Last year, the Department of Energy decided to declassify the fact it intended to make 25 metric tons of Highly Enriched Uranium available from “the national security inventory” for downblending into Low Enriched Uranium for use in the production of tritium.
However, the decision to declassify that information was classified Secret.
This year, the Department of Energy decided to declassify the declassification decision, and it was disclosed last week under the Freedom of Information Act.
While the contortions in classification policy are hard to understand, the underlying move to downblend more HEU for tritium production probably makes sense. Among other things, it “delays the urgency — but doesn’t eliminate the eventual need — to build a new domestic enrichment capacity,” said Alan J. Kuperman of the University of Texas at Austin.
There were 160 MT of US HEU downblended by the end of FY 2018, according to the FY 2019 DOE budget request (volume 1, at page 474), and a total of 162 MT was anticipated by the end of FY 2019, as noted recently by the International Panel on Fissile Materials.
“The overall amount of HEU available for down-blending and the rate at which it will be down-blended is dependent upon decisions regarding the U.S. nuclear weapons stockpile, the pace of warhead dismantlement and receipt of HEU from research reactors, as well as other considerations, such as decisions on processing of additional HEU through H-Canyon, disposition paths for weapons containing HEU, etc,” according to the DOE budget request.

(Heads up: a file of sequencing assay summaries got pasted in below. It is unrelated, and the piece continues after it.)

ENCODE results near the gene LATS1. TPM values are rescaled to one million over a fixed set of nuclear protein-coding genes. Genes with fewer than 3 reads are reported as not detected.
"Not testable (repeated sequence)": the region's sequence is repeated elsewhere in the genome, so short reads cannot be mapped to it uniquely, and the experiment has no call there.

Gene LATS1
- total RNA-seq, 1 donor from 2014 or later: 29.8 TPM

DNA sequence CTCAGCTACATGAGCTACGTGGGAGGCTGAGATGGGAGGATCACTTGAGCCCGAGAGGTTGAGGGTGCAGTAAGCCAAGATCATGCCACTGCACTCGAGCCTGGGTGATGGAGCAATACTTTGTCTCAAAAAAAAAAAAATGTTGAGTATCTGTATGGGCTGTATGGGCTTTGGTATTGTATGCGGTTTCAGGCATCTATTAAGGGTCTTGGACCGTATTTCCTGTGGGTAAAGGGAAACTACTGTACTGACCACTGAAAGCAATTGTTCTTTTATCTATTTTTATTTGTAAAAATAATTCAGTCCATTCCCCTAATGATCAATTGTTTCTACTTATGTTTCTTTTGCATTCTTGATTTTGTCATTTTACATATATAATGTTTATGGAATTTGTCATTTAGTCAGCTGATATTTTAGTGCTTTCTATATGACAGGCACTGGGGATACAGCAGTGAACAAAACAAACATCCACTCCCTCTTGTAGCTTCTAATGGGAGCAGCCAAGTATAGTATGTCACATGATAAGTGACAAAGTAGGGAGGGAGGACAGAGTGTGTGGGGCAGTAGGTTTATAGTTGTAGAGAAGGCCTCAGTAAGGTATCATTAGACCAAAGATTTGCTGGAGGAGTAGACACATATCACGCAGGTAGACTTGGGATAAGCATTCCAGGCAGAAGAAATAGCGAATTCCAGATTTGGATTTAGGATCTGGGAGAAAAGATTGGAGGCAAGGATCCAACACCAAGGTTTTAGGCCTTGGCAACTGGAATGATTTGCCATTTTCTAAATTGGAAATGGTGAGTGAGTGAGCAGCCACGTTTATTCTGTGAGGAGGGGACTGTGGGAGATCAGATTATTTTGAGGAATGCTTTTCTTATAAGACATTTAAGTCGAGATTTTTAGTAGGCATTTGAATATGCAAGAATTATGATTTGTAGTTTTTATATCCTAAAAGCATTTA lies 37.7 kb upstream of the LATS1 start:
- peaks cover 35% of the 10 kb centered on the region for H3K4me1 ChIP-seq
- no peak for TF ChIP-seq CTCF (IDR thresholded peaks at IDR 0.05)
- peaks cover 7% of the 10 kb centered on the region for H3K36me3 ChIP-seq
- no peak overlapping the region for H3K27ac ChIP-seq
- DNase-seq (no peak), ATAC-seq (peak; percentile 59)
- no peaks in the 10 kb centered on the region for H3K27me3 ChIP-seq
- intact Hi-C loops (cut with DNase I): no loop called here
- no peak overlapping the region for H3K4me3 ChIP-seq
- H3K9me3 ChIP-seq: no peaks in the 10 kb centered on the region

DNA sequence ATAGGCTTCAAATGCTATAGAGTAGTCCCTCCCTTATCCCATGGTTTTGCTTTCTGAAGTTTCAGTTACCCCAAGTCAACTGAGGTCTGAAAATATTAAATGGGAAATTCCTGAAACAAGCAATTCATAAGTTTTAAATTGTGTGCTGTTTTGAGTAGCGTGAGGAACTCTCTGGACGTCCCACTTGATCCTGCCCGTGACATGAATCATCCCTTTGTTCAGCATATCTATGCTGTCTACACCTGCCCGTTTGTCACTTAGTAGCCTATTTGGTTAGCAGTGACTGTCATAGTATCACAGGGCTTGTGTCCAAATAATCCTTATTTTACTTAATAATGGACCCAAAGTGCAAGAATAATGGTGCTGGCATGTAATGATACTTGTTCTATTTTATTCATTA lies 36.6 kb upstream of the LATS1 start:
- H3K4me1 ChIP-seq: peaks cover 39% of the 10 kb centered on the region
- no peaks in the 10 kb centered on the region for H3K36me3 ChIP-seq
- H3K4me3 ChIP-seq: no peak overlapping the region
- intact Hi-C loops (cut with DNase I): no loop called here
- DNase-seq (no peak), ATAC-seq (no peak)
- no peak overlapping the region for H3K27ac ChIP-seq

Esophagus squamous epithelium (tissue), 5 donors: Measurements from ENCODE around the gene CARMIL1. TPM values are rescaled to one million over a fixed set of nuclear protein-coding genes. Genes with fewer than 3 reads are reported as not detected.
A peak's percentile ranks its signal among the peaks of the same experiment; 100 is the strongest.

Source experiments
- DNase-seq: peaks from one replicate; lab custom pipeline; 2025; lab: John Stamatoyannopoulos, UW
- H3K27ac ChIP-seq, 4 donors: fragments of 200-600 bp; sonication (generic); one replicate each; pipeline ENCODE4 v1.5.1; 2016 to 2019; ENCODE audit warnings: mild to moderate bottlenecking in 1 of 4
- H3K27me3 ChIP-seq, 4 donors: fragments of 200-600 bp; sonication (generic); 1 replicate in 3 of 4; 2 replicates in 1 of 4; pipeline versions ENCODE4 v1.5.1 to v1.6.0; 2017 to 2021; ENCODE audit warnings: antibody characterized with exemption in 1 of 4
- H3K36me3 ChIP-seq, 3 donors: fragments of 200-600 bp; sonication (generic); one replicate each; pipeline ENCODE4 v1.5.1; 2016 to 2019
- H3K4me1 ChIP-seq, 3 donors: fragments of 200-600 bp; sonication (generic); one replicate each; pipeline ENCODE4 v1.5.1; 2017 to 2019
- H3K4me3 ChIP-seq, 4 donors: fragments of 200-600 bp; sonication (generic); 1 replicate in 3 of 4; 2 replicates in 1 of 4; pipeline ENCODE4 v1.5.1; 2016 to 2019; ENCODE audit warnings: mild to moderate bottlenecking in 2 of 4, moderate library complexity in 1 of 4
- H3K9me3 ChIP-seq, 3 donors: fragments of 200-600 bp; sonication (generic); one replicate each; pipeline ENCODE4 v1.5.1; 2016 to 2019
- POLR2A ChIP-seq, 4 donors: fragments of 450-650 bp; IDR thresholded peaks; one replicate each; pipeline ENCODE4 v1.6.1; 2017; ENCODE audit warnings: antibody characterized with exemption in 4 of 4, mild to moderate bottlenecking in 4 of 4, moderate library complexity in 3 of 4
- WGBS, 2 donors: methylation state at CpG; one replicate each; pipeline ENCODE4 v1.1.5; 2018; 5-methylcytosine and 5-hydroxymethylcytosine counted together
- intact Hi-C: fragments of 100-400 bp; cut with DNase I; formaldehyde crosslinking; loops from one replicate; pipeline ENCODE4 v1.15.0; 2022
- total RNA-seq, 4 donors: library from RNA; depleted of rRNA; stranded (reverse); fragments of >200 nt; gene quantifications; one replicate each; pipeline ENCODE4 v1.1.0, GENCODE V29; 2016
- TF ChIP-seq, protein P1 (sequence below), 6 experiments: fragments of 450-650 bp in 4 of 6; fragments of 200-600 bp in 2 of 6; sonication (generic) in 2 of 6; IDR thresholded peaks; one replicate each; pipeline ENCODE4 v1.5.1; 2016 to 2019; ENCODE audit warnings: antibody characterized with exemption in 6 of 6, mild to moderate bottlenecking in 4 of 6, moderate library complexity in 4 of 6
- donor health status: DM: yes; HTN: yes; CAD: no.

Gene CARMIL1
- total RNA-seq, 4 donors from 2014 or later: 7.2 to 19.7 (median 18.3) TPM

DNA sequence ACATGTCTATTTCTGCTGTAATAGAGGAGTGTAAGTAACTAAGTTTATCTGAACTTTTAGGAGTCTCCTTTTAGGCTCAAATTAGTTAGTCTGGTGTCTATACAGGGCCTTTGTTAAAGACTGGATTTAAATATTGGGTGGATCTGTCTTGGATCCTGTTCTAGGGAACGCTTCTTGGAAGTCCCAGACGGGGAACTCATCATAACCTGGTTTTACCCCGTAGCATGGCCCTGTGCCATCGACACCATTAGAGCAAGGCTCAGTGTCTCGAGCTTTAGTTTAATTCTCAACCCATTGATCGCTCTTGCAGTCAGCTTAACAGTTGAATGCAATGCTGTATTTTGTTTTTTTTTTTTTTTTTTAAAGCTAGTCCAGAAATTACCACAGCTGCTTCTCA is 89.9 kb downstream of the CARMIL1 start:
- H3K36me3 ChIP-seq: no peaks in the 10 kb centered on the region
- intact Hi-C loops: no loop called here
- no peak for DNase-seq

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The FAS Nuclear Notebook is one of the most widely sourced reference materials worldwide for reliable information about the status of nuclear weapons and has been published in the Bulletin of the Atomic Scientists since 1987. The Nuclear Notebook is researched and written by the staff of the Federation of American Scientists’ Nuclear Information Project: Director Hans […]